For example, the White House memorandum states, “The United States does not accept conflict-related sexual violence as an inevitable cost of armed conflict.” Scholars have long noted that conflict-related sexual violence is not unavoidable and is not ubiquitous, and this statement from the White House powerfully rejects the outdated view that war and rape are inextricably linked.

In fact, there is widespread variation in conflict-related sexual violence — some armed groups never perpetrate sexual violence and others commit it on a massive scale, even within the same war. The documentation and analysis of this variation has been critical for developing a collective understanding of the conditions under which conflict-related sexual violence occurs, and has illuminated how some armed groups successfully prevent sexual violations by their members.

Notably, governments and other international actors have also come to recognize and prioritize survivor-centered programming. The turn toward survivor-centered interventions — which ask, rather than assume, what survivors need — is critical to recovery and post-conflict peace. This has been aided by a significant evolution in protocols, such as the Murad Code, that serve to safeguard the well-being of survivors and the integrity of these efforts.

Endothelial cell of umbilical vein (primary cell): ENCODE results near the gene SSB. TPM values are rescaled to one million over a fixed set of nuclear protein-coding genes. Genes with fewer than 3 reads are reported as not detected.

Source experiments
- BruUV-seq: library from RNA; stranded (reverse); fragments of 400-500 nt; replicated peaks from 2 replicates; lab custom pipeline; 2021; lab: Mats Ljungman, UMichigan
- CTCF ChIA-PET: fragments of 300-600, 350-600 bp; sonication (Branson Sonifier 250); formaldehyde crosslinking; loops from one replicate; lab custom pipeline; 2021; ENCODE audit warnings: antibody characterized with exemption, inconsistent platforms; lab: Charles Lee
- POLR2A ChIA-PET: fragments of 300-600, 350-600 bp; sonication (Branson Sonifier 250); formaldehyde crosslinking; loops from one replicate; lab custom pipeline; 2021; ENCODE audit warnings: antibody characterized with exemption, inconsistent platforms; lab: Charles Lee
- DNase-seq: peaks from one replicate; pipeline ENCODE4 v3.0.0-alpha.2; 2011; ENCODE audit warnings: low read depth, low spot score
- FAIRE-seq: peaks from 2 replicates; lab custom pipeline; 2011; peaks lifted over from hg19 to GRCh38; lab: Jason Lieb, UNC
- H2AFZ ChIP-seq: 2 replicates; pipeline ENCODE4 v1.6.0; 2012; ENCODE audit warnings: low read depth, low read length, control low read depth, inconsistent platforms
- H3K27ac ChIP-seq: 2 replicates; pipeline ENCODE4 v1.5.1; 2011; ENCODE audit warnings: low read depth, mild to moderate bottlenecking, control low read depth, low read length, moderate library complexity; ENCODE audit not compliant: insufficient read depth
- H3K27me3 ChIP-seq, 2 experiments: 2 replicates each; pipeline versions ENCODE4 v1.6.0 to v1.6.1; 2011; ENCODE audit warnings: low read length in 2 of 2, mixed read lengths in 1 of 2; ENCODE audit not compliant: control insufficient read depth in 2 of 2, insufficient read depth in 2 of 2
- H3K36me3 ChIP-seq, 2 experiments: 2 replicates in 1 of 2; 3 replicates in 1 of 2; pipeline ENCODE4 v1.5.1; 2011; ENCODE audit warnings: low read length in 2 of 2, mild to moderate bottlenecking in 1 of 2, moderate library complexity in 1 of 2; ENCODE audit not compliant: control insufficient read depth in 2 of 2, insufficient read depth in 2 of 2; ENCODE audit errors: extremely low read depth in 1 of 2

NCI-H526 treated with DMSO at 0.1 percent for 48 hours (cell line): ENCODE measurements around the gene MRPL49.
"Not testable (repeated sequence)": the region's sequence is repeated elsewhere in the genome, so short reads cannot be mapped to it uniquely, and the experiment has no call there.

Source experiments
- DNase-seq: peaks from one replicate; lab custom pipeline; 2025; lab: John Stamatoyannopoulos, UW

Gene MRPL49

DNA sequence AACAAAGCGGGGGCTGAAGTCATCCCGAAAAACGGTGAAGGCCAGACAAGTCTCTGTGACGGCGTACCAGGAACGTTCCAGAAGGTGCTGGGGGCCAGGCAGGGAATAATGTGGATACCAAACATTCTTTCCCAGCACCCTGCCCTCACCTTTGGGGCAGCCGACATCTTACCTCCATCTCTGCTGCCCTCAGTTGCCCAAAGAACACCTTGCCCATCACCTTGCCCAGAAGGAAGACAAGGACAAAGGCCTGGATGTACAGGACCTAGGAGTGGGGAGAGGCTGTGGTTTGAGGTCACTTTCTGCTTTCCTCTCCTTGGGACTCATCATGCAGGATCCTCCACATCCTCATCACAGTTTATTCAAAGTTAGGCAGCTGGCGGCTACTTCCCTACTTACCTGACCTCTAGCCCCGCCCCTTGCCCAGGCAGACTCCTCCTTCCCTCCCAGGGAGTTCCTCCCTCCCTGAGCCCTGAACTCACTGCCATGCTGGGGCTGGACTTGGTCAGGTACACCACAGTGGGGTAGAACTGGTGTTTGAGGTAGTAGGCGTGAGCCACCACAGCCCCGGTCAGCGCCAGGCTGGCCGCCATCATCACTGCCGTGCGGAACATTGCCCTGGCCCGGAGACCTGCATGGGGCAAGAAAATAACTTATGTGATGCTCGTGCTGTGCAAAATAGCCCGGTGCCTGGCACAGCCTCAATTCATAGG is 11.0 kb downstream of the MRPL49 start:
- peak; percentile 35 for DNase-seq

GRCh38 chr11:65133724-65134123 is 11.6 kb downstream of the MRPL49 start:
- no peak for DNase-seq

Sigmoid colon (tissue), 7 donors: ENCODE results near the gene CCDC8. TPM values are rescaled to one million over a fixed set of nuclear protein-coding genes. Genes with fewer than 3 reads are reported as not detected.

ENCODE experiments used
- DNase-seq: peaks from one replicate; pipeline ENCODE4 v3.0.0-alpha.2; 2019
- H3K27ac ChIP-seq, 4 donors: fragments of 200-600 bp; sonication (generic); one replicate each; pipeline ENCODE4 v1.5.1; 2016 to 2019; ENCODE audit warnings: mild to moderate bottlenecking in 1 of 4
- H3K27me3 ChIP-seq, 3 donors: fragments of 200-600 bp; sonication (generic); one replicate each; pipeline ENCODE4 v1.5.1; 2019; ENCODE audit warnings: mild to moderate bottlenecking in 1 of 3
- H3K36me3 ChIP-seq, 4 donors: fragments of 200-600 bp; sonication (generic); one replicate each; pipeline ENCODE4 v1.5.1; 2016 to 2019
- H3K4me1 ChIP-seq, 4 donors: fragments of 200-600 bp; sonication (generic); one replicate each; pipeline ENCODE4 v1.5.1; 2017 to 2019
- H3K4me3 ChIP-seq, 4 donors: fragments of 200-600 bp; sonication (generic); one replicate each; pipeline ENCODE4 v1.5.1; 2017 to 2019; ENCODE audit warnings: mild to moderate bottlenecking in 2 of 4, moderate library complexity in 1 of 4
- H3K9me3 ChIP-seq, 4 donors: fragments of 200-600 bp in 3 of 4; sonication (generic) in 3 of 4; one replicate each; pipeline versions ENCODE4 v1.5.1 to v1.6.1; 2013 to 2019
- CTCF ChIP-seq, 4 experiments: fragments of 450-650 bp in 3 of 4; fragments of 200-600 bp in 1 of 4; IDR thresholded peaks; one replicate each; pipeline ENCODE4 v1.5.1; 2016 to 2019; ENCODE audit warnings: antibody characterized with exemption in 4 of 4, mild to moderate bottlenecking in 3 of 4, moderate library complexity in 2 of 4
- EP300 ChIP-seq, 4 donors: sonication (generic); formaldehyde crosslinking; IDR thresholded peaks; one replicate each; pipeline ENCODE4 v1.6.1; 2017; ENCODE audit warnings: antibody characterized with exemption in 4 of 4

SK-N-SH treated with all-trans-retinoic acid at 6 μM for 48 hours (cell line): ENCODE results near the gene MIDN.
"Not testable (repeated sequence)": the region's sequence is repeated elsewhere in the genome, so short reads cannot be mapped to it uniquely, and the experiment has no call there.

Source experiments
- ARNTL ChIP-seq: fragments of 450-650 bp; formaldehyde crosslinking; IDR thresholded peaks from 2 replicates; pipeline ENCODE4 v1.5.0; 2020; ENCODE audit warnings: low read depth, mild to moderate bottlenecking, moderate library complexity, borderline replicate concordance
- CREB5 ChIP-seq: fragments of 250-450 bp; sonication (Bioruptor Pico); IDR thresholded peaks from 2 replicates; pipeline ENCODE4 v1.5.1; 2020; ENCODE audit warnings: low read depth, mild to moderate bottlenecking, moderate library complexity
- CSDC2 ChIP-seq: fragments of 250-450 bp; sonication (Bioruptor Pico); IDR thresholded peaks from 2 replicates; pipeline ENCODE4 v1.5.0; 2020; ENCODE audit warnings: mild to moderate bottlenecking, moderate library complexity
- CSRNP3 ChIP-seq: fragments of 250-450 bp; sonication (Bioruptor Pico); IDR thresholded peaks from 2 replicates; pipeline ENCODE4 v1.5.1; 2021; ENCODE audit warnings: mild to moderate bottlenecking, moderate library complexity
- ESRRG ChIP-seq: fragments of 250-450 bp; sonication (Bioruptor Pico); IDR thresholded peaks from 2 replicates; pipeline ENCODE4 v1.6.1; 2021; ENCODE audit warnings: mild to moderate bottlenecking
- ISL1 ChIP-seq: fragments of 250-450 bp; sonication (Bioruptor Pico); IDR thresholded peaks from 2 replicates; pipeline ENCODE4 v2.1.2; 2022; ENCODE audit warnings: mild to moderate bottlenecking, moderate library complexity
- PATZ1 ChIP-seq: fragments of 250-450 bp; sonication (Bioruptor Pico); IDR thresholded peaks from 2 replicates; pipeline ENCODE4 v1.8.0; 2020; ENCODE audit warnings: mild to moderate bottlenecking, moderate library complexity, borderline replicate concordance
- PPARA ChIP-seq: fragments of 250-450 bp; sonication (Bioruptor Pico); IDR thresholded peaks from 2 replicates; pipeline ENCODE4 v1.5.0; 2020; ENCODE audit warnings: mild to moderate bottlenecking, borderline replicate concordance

Another important step is the heightened call and authorization for the use of targeted sanctions and other actions against known perpetrators of conflict-related sexual violence. These are common-sense policy interventions that already exist on the books, but have not been commonly used.  

The Evidence on Accountability as a Tool for Deterrence

Where policy efforts have fallen short is in their near-singular focus on linking deterrence to justice processes. Despite referencing a full range of policy tools, such as diplomatic and economic interventions, policymakers and governments have tended to focus on legal accountability as the most important policy lever to solve the problem of wartime sexual violence.

But does such accountability deter conflict-related sexual violence? Growing evidence suggests it may not.

International mechanisms like ICC jurisdiction and cross-case actions have been shown to have negligible effects on conflict-related sexual violence. And in some intrastate conflicts, ICC interventions have been associated with increased sexual violence by government forces, possibly due to the strategic initiation of ICC interventions to repress domestic opposition.